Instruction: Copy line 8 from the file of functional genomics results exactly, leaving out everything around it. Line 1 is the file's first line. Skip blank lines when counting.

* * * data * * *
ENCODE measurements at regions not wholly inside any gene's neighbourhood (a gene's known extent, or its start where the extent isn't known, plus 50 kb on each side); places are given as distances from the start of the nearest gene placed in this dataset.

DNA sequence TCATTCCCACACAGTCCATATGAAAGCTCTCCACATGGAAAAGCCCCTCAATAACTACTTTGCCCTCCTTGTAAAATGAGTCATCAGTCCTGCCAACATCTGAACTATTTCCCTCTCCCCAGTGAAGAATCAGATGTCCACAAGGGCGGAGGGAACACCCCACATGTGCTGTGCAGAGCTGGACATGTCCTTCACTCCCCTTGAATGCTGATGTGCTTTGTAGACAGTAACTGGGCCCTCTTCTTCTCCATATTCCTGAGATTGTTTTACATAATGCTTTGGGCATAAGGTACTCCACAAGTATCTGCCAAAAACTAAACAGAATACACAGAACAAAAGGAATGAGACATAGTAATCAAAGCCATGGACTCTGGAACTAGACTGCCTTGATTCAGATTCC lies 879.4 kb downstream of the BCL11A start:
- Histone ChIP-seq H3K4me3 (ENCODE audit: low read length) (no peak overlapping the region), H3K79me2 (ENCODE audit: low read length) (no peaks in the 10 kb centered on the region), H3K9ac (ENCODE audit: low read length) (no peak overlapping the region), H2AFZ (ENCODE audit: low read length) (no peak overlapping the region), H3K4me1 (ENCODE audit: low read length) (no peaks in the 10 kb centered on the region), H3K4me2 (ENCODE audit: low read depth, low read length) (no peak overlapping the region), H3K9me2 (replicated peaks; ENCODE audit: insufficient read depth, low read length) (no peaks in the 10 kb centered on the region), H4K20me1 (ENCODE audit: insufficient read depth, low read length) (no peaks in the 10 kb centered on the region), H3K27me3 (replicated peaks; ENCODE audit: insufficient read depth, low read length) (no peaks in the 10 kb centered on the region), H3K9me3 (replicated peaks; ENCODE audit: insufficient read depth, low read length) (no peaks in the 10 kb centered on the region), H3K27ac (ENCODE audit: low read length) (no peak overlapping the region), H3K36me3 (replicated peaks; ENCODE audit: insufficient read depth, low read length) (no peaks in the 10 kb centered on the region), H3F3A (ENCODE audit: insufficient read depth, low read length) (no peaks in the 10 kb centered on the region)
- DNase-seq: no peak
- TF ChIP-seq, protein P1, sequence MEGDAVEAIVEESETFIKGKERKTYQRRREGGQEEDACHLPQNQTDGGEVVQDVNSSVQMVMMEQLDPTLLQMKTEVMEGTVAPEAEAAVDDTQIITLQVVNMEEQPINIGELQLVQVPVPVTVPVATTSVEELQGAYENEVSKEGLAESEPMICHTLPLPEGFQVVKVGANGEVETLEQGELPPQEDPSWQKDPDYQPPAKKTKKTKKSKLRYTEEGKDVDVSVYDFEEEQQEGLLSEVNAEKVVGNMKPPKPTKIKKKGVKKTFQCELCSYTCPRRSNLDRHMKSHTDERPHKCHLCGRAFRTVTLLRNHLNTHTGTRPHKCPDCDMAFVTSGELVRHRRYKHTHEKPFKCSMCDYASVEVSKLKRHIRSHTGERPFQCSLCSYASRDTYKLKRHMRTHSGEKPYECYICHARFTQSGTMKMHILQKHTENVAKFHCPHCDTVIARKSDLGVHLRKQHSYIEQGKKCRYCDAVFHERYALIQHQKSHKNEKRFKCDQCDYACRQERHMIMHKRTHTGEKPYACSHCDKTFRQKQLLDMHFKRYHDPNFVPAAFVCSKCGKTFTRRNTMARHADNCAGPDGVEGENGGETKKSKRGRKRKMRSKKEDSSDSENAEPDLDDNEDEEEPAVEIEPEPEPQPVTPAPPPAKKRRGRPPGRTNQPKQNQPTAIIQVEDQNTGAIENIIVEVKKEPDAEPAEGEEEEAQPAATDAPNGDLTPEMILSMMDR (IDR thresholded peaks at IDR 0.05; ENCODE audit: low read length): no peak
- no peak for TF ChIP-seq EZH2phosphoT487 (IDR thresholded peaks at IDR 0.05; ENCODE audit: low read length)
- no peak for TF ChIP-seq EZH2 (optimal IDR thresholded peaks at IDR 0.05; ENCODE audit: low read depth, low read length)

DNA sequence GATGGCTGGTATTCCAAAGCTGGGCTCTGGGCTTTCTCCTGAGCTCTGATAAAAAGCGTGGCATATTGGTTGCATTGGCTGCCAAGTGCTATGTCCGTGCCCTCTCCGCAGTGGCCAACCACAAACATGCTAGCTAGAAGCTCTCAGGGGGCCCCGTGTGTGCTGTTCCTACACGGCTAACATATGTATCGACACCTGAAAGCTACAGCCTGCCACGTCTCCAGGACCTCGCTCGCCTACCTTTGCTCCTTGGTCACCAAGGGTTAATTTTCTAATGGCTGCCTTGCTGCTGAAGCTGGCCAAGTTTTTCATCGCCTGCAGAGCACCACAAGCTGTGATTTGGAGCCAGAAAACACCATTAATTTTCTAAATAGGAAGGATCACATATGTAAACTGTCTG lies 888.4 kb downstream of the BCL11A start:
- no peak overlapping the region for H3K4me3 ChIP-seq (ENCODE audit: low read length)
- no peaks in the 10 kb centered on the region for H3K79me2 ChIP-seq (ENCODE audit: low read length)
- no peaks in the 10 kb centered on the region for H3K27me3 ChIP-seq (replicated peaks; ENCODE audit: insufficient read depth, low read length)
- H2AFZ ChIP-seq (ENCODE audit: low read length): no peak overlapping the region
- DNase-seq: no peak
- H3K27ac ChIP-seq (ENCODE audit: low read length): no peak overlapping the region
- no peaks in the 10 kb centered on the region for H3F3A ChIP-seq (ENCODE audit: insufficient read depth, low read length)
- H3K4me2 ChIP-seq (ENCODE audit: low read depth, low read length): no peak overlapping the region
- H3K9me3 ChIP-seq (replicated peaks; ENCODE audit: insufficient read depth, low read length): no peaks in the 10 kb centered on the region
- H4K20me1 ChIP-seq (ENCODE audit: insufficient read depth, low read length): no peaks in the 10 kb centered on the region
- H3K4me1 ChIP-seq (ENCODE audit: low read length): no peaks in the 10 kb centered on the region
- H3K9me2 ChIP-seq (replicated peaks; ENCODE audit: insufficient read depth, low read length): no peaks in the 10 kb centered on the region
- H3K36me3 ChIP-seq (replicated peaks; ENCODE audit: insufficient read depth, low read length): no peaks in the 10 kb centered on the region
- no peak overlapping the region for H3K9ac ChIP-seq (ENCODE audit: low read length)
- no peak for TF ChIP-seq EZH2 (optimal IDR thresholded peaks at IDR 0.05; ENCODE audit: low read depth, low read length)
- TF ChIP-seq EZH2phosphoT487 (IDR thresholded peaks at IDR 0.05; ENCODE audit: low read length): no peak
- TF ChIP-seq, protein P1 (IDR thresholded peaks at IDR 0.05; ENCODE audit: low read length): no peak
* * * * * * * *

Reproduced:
DNA sequence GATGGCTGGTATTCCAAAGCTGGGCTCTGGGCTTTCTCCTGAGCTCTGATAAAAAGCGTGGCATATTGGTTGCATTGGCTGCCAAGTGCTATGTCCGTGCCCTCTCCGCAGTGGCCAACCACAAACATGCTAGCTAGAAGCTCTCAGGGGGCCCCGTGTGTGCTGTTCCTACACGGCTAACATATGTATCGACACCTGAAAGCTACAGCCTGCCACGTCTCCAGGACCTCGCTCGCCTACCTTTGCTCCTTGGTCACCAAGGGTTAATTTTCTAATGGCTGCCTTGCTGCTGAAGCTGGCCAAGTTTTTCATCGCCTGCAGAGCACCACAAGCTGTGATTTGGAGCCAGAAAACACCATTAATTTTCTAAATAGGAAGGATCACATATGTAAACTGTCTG lies 888.4 kb downstream of the BCL11A start: